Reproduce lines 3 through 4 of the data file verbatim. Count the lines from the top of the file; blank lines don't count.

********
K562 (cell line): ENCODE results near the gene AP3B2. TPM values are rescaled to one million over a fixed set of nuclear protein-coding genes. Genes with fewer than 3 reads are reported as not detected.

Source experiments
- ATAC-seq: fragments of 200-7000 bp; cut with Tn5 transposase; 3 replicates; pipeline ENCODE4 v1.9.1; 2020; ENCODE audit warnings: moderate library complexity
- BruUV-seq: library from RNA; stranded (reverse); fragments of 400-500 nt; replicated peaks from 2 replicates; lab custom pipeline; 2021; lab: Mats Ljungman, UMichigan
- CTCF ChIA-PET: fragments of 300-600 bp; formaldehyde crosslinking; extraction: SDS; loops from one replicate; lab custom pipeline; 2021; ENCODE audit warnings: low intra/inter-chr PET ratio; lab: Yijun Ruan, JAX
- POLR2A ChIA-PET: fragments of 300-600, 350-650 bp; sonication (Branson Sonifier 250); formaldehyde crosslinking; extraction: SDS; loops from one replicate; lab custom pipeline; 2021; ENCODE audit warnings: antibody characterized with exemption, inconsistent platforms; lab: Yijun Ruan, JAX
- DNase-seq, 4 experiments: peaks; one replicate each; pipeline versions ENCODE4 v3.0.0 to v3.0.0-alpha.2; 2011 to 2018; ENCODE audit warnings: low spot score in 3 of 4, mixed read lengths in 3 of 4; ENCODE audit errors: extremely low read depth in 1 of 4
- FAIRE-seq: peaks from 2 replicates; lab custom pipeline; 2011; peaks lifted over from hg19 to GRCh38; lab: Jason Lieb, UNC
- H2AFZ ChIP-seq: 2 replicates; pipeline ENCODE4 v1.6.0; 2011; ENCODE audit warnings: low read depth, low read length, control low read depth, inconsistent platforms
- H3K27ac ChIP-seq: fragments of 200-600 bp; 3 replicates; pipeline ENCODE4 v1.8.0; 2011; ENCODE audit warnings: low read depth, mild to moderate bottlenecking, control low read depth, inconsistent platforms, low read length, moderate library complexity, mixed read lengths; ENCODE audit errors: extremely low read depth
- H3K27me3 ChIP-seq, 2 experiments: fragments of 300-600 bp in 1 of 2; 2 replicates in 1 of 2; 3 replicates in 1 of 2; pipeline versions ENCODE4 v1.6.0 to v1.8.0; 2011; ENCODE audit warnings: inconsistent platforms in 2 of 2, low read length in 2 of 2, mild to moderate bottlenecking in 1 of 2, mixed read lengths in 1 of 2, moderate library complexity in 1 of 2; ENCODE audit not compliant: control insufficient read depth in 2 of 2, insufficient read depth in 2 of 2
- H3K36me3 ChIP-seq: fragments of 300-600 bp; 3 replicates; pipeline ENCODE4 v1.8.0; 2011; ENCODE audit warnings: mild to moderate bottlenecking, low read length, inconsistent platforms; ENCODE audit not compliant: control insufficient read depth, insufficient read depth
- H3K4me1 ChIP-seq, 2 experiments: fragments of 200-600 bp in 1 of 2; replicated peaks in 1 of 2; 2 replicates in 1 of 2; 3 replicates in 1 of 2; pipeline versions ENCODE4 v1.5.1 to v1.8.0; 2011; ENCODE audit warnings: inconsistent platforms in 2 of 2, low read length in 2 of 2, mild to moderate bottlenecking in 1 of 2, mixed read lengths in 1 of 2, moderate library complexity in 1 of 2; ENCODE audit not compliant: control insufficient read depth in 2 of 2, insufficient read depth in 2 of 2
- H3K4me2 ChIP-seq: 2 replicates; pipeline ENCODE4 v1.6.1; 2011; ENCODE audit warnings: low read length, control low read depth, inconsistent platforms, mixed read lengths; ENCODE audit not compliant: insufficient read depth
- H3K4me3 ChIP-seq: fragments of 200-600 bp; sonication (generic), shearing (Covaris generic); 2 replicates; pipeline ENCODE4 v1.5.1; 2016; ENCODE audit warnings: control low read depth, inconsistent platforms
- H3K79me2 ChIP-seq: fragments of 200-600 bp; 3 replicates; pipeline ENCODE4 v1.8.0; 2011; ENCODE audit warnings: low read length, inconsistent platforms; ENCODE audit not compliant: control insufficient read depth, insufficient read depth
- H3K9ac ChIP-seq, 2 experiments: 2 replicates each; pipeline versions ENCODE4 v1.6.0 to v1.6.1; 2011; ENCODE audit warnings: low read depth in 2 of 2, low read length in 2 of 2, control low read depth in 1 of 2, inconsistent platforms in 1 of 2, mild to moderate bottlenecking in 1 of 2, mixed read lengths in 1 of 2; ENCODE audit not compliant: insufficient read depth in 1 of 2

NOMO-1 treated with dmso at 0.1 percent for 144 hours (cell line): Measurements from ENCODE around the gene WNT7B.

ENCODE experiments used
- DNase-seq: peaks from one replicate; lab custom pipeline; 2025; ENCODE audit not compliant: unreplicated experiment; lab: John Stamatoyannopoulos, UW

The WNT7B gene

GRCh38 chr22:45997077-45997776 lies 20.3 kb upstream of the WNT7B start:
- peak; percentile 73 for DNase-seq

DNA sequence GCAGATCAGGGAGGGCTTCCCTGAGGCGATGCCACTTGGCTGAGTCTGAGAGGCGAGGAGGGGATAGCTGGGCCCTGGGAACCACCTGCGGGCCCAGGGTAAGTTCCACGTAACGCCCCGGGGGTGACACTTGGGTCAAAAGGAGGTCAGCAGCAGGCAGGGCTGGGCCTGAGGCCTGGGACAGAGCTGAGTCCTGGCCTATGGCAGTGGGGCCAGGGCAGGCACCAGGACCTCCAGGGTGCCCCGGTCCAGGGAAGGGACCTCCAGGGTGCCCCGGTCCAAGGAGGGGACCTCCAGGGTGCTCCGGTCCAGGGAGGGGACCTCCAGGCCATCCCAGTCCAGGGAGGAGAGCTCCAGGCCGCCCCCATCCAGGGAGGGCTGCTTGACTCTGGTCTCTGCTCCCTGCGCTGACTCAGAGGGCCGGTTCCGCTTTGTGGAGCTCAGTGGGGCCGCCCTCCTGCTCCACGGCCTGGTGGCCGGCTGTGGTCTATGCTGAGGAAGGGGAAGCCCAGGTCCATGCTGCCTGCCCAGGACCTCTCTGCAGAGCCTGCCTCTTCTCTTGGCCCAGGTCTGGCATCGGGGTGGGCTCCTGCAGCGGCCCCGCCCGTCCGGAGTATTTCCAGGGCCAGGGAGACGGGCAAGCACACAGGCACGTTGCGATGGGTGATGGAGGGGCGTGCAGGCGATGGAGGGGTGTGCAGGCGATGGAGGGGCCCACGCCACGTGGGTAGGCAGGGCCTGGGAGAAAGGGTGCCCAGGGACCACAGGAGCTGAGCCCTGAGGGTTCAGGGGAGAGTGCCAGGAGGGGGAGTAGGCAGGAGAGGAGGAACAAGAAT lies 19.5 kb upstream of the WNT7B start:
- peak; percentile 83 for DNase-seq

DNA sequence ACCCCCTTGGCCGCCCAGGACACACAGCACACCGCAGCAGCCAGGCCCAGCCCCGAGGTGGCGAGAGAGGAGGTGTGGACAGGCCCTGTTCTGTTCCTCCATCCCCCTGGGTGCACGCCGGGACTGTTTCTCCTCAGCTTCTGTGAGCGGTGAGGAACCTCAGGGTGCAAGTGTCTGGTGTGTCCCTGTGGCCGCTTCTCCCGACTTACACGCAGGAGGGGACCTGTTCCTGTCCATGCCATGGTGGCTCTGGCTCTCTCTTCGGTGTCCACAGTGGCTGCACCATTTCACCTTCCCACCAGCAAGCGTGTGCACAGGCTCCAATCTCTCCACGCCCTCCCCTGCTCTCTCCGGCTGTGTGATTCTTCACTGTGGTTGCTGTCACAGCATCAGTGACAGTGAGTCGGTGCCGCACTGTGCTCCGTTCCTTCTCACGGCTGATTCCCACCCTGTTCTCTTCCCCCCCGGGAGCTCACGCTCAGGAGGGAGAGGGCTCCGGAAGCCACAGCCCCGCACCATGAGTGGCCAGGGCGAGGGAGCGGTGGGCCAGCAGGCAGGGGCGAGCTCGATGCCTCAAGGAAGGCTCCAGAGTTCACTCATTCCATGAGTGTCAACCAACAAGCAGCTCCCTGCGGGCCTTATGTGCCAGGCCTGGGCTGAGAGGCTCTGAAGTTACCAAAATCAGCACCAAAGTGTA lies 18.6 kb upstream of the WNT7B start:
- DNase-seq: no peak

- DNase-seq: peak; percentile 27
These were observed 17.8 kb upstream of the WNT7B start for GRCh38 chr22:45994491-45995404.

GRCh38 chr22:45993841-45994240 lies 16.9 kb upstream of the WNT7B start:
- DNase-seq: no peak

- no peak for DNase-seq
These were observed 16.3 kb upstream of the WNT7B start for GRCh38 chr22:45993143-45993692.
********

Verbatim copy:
- ATAC-seq: fragments of 200-7000 bp; cut with Tn5 transposase; 3 replicates; pipeline ENCODE4 v1.9.1; 2020; ENCODE audit warnings: moderate library complexity
- BruUV-seq: library from RNA; stranded (reverse); fragments of 400-500 nt; replicated peaks from 2 replicates; lab custom pipeline; 2021; lab: Mats Ljungman, UMichigan